"The son she never knew …
She never even got to hold him."
– Michelle Wright, He Would Be Sixteen
Only a psychopath would be unmoved by Michelle Wright's song about adoption. It touches me deeply, because I've been on both sides of the equation. And yet I try to reason about it, even as I remember the joy and the sorrow.
Women who gave up babies for adoption between the 1940s and the 1980s are now lining up to sue somebody. They may be accompanied by the fathers who weren't consulted, as well as by the babies who grew to adulthood not knowing their natural parents.
They'll be joining a lot of others who have sought justice for old wrongs – Japanese who were relocated during the Second World War and Ukrainians who were sent to camps in the First World War, Sikhs and Chinese who were not mistreated in Canada but were wronged by being kept out, sexually abused boys of the Mount Cashel Orphanage, handicapped girls who were sterilized under Alberta's eugenics law, Indian children who attended residential schools, addicted smokers suing the tobacco companies who sold them the product they craved.
The list is long and may get longer as descendants of other groups ponder their ancient wrongs – African slaves brought to Canada against their will, Acadians deported from Nova Scotia, potato-famine Irish who died in the fever sheds of Quebec City … Canada must be a cruel country to have committed so many crimes. I would regret immigrating here, if I could think of a better place to live.
Those seeking redress of historical grievances typically want some combination of three things: an apology for past wrongs, public recognition of their suffering and (often but not always) financial compensation. How to react to such claims? Those seeking elected office will inevitably treat them as political issues, ideal for mobilizing new support groups, but is there a more philosophical approach?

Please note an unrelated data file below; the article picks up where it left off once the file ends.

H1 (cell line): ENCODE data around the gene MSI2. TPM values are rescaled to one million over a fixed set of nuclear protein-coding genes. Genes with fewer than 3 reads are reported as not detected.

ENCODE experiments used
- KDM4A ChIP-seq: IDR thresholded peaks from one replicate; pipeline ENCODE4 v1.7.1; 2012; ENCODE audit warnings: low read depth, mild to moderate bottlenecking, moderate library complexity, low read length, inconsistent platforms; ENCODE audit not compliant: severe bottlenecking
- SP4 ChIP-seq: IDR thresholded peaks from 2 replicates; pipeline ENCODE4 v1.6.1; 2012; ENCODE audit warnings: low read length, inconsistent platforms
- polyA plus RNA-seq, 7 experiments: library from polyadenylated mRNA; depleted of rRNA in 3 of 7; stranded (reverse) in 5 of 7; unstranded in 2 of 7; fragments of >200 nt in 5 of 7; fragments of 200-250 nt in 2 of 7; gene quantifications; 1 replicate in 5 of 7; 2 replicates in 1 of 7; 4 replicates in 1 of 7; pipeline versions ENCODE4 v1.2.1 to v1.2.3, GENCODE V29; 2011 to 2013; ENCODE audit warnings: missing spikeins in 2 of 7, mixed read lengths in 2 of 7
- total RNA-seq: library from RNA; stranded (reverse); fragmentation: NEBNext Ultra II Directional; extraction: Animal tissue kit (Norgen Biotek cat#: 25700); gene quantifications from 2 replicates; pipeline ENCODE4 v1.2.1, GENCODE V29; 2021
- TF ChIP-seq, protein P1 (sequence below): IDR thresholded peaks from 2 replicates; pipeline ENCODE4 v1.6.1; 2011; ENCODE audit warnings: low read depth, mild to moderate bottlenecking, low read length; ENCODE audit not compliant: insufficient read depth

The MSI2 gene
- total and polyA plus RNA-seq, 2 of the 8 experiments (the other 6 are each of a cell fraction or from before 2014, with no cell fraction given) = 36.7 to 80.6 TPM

Illumination comes from the writings of American economist Thomas Sowell, himself a descendant of slaves. Mr. Sowell argues forcefully that there is no Archimedean standpoint of "cosmic justice"; or if there is, it is known only to God and not to men. As human beings, we live inside societies that exist at a certain time and place, with their own conceptions of justice that will often seem absurd to future generations. When we try to judge the past by a presumed standard of cosmic justice, we fall prey to what historians call "presentism," mistaking our own contemporary views for universal standards.
Three practical conclusions follow from Mr. Sowell's insights.
First, financial compensation should only be offered when the laws of the past as they then existed were broken. Sexual abuse is and always was a crime, but persuading unwed mothers to surrender their babies for adoption was a widely accepted social policy.
Second, financial compensation may be owed to victims of personal injury, but not to their heirs. Pain and suffering are terrible things, but they end with the victims' death. Paying money to ethnic kinfolk does nothing for the victims' suffering. It is part of the tragic legacy of history from which we can learn but which we cannot erase.
Third, recognition of what we now see as past wrongs can be in order, but apologies ring false unless they are made by those who actually committed the injustice. You apologize to people when you've been mean or thoughtless, but what good does it do for those who run contemporary governments to apologize for the actions of people in past centuries who acted in good faith under the law as it then was?
Tom Flanagan is professor of political science at the University of Calgary and a campaign manager for conservative parties.